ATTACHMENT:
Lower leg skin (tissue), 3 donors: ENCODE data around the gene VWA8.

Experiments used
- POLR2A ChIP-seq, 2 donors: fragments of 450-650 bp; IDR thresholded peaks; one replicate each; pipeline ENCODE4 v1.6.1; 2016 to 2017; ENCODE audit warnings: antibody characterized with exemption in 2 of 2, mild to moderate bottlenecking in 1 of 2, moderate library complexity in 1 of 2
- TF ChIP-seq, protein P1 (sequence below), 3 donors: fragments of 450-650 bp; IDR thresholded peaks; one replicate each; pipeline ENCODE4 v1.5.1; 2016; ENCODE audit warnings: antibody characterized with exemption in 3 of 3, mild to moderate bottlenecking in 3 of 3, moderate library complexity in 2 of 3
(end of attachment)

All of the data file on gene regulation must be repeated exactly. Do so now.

Lower leg skin (tissue), 3 donors: ENCODE data around the gene VWA8.

Experiments used
- POLR2A ChIP-seq, 2 donors: fragments of 450-650 bp; IDR thresholded peaks; one replicate each; pipeline ENCODE4 v1.6.1; 2016 to 2017; ENCODE audit warnings: antibody characterized with exemption in 2 of 2, mild to moderate bottlenecking in 1 of 2, moderate library complexity in 1 of 2
- TF ChIP-seq, protein P1 (sequence below), 3 donors: fragments of 450-650 bp; IDR thresholded peaks; one replicate each; pipeline ENCODE4 v1.5.1; 2016; ENCODE audit warnings: antibody characterized with exemption in 3 of 3, mild to moderate bottlenecking in 3 of 3, moderate library complexity in 2 of 3